A second example involves our 5-year-old son, Landon. The church grounds where we currently live are enclosed by a tall fence. There are gates in the front and back of the property. These gates are generally closed, although not locked as many neighborhood boys come to play soccer in the afternoons. We always let the boys play outside with their friends and give explicit instructions to never leave the property. One afternoon, one of the church members noticed Landon talking to a strange man through the gate. The church member called Landon to him and the man immediately took off. Landon told our friend that the man was his new friend and was inviting him to his house for a birthday party. The man apparently spoke English and Landon assumed that anyone who spoke the language of his parents was “OK”. We are so thankful that someone saw Landon and he did not leave with this man. (The boys no longer play outside unsupervised after this incident.)
God is so good! We could share many other stories of His protection and provision for us!
Engage: How do you maintain a close relationship with God and your family in the midst of the demands of missionary service?
Sarah: It is very important for us to make time each day to spend reading the Bible, praying and listening to God. Ryan prefers to wake up early and do his devotions while I prefer to do mine after the kids have left for school. We have found that the more difficult things become, the stronger we cling to God. We have experienced some pretty intense emotions and situations but He is the reason we are here and He will carry us through.
Likewise, family time is something that we cherish. Since we live in close proximity to the young missionaries we are in charge of and need to be available at all hours for them, it is sometimes difficult to maintain a family routine. We take advantage of the little things, like the drive to and from school and family dinners, to make sure we are staying connected as a family.
Engage: What are the rewards of what you do?
Sarah: The biggest reward is an indescribable peace that we are doing exactly what God wants us to do. Other rewards are knowing that we were and are involved in the conversion and discipleship of hundreds of new believers and seeing churches started where there were none.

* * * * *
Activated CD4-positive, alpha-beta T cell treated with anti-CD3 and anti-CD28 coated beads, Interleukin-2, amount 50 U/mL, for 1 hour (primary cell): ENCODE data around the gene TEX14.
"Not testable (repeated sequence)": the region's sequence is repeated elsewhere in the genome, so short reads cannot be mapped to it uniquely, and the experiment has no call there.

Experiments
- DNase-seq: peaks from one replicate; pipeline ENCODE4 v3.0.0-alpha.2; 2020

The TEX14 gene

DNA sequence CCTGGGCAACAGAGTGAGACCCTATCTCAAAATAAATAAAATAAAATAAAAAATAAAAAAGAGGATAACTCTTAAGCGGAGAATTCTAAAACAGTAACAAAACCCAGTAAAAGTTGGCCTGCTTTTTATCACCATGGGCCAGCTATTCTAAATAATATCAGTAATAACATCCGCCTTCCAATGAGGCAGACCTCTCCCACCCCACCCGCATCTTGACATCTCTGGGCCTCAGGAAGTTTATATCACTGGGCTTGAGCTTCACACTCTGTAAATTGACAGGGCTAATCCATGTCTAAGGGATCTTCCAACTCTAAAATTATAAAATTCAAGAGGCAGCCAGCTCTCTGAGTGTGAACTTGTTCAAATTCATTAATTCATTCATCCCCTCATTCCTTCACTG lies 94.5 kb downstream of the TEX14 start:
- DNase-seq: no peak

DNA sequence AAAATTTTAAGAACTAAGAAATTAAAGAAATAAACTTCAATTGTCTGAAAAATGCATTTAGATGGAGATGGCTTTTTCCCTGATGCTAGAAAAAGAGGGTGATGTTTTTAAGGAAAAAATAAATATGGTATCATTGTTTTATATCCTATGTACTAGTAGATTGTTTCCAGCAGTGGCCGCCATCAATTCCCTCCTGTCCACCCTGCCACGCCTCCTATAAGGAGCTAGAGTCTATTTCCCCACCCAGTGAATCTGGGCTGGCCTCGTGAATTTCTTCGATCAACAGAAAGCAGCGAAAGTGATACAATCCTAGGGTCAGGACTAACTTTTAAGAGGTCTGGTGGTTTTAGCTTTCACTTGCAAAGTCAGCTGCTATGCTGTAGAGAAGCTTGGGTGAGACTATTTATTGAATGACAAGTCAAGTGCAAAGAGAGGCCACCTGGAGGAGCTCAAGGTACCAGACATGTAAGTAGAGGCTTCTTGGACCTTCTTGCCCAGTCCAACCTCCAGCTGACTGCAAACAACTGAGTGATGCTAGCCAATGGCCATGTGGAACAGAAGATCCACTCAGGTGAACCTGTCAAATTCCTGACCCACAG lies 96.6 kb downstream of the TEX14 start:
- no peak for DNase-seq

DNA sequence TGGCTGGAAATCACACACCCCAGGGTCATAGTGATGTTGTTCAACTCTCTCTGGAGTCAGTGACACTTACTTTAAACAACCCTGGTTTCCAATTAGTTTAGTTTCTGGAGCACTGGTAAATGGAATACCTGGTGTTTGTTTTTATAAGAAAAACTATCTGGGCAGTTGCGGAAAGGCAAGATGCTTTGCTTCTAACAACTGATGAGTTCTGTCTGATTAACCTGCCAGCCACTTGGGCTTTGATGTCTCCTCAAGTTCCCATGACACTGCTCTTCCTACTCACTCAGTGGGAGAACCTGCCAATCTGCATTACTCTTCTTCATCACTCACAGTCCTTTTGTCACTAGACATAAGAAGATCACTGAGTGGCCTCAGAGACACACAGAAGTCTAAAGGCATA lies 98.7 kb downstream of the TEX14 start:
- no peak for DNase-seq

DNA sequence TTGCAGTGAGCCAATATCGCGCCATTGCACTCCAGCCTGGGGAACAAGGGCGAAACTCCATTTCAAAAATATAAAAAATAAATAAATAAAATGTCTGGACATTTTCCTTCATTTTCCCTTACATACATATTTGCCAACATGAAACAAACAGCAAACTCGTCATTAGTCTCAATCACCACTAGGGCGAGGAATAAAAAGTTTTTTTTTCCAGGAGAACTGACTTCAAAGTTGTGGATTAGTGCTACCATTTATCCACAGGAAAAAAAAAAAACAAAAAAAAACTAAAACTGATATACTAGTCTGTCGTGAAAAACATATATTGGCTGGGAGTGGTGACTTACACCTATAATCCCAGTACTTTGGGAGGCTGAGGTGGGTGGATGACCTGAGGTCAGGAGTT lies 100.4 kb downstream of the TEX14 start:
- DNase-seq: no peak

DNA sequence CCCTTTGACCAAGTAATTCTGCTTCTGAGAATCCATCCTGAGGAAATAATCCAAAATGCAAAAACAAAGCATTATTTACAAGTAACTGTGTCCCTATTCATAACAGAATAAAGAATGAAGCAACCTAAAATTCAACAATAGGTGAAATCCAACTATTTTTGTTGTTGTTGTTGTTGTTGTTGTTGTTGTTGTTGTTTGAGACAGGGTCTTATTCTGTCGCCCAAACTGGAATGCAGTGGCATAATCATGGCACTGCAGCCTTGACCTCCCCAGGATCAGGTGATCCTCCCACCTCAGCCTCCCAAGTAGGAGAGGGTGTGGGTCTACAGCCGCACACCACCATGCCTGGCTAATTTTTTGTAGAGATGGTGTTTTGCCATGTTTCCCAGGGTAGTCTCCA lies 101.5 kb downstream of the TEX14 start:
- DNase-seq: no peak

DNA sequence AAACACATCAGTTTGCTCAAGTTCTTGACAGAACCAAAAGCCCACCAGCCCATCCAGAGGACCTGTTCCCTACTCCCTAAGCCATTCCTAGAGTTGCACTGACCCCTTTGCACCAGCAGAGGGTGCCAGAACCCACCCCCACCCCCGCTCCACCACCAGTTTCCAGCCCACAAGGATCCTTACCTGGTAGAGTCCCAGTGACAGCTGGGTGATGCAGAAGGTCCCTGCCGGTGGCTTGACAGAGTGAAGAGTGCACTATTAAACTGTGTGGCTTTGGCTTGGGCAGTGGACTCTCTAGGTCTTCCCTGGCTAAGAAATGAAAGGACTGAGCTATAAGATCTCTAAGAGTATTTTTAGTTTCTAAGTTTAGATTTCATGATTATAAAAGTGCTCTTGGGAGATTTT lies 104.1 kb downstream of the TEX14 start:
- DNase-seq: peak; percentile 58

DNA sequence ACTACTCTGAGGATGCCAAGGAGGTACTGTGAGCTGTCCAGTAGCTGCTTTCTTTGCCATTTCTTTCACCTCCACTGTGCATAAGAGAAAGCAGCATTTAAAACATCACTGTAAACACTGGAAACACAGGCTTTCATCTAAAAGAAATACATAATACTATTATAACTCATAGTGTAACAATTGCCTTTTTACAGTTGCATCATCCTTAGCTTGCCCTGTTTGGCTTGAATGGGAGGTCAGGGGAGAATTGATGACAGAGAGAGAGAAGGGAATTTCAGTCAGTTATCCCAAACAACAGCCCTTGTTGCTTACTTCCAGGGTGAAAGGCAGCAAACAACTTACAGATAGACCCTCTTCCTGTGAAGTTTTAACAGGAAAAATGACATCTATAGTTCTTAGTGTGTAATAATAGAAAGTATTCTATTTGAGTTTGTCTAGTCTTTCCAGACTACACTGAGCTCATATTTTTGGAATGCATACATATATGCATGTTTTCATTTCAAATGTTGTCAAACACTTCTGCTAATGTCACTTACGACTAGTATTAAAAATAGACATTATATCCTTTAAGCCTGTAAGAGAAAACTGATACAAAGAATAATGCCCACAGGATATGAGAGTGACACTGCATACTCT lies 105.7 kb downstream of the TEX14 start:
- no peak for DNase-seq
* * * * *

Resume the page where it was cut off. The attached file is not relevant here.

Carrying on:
Engage: What are some aspects of the culture where you live that you have come to love or embrace?
Sarah: We have been in Paraguay for such a short period of time that this is a difficult question to answer. As with all the South American cultures we have lived in, we love the importance of relationships and family. Children are a priority and treated as precious members of the family and church body. Relationships are prized and time is spent cultivating them.
A tea-like drink, called tereré, is an important part of the Paraguayan culture. People carry thermoses of cold water and cups with mate leaves everywhere they go. They can sit for hours while sharing this drink and talking with friends and family.
Engage: What do you like to do for fun?
Sarah: Isaiah and Landon have been raised in South America so they LOVE soccer. They can play it for hours and enjoy watching games with their dad.
We try to have a family night every Saturday. We skip a traditional meal and instead eat apple slices dipped in dulce de leche (an amazing culinary delight in Paraguay!) and popcorn while watching a family-friendly movie together.
Engage: What is something people would be surprised to learn about you?
Sarah: There are two national languages in Paraguay: Spanish and Guaraní. Although we parents struggle with the third language, both boys are picking up many words and phrases in Guaraní and can even count to 20.
Engage: What advice would you have for others exploring a possible call to missions, or embarking on their first missionary assignment?
Sarah: For those exploring a possible call to missions, we would say to pray and LISTEN for God’s will. The life of a missionary is not an easy one. We have learned that a need does not always signify a call. For those who have heard and answered God’s call to missions, remember that God is not limited by our skills or lack thereof. A friend shared the following quote with us: "He does not call the qualified, He qualifies the called." God just asks us to follow Him and He will provide all that we need when we need it.